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Supporting women in Oldham is lifetime’s work for OU Hon Grad

A desire to share knowledge and create support networks for women like herself, inspired OU Honorary Graduate Najma Khalid to create a community scheme which is still flourishing seven years after its inception.

Najma Khalid

Najma Khalid

Najma received her Honorary Masters at the OU’s Manchester degree ceremony this month, in front of a packed audience at Bridgewater Hall. The award recognises Najma’s work in setting up the CHAI project (Care Help and Inspire), a weekly support group for women from the Black, Asian and minority ethnic community in Oldham, but open to all women.

Established in 2011, CHAI now has four active groups across Oldham and provides educational workshops and lectures, community awareness and creative activities to contribute to greater inclusivity in Oldham, once the scene of serious riots in 2001.

Dr Liz Marr, the OU’s Director of Teaching, who nominated Najma for the Hon Grad award, recalled when she first met Najma, who she taught as a young woman studying a BA Hons in Information Technology in Society, at Manchester Metropolitan University. It was, says Dr Marr, a unique programme of study, aimed at developing knowledge, skills and experience of IT, blended with an understanding of the setting in which these were used.

“Empowering women”

Dr Marr says: “Many graduates went to work in the IT industry, but Najma’s career took a very different path. Although still Oldham-based, I discovered she was now a single mother-of-two who had fought back from a serious illness and the stigma attached to being a divorced Muslim mother, to stand on her own two feet and get back into work.”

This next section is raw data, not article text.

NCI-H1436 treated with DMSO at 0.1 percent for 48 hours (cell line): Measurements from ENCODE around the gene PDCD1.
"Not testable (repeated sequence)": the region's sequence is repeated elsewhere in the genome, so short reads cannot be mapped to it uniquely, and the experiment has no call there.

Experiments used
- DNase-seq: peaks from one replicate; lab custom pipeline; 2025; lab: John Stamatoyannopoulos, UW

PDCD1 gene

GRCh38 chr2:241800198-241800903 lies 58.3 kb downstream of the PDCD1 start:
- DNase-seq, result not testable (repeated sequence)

Najma’s experience in researching the support and benefits she needed to do this led other British Asian women to seek advice from her and then inspired her to set up the Women’s CHAI Project.

Dr Marr said: “The project empowers women to be active in their communities, raises awareness of well-being and helps mothers to make a difference in their families.

Najma has always worked collaboratively with other groups and organisations and has become a recognised champion for South Asian women within the community of Oldham.

The project has grown from its origins and now has groups involved in many interfaith and inter-ethnic activities.

Speaking of her OU Honorary Graduate award, Najma said it was “a great privilege and honour to receive this wonderful recognition from such a prestigious University”. She added:

I am overwhelmed and humbled.  All the work I have done is based around learning and developing which also ties in with the University’s ethos. There is no limit to education or learning, this takes many forms, from the arts and sciences to skills and experience. Learning develops and enlightens us at many levels from intellect and skill to spirituality and life.

We should aspire to continue to educate ourselves, our children, communities so we not only develop ourselves, we improve the lives of others and unite to make the world a better place for ourselves, communities, everyone and future generations.

Dr Marr explains why Najma was such an obvious choice for the Hon Grad award:  “In Najma’s work there is a strong focus on education as an enabler and a reflection in all this of The Open University’s mission of openness.”

Main Photo shows, back row: Mr Billy Khokhar (Graduate Presenter), Cllr Javid Iqbal (Mayor of Oldham), Professor Hazel Rymer (Presiding Officer). Front row: Ms Najma Khalid and Dr Liz Marr.

About Author

Christine works in the Media Relations team within the Communications Unit at The Open University. She is an experienced BBC journalist, sub-editor and news editor and has a background in regional newspapers. After moving to PR she worked as a press officer for the Zoological Society of London. She has a BSc in Social Sciences with Politics from The Open University and focuses on stories from the Faculty of Social Science and widening access in HE. Chris swims regularly and has a pet Tortoise called Lightning.

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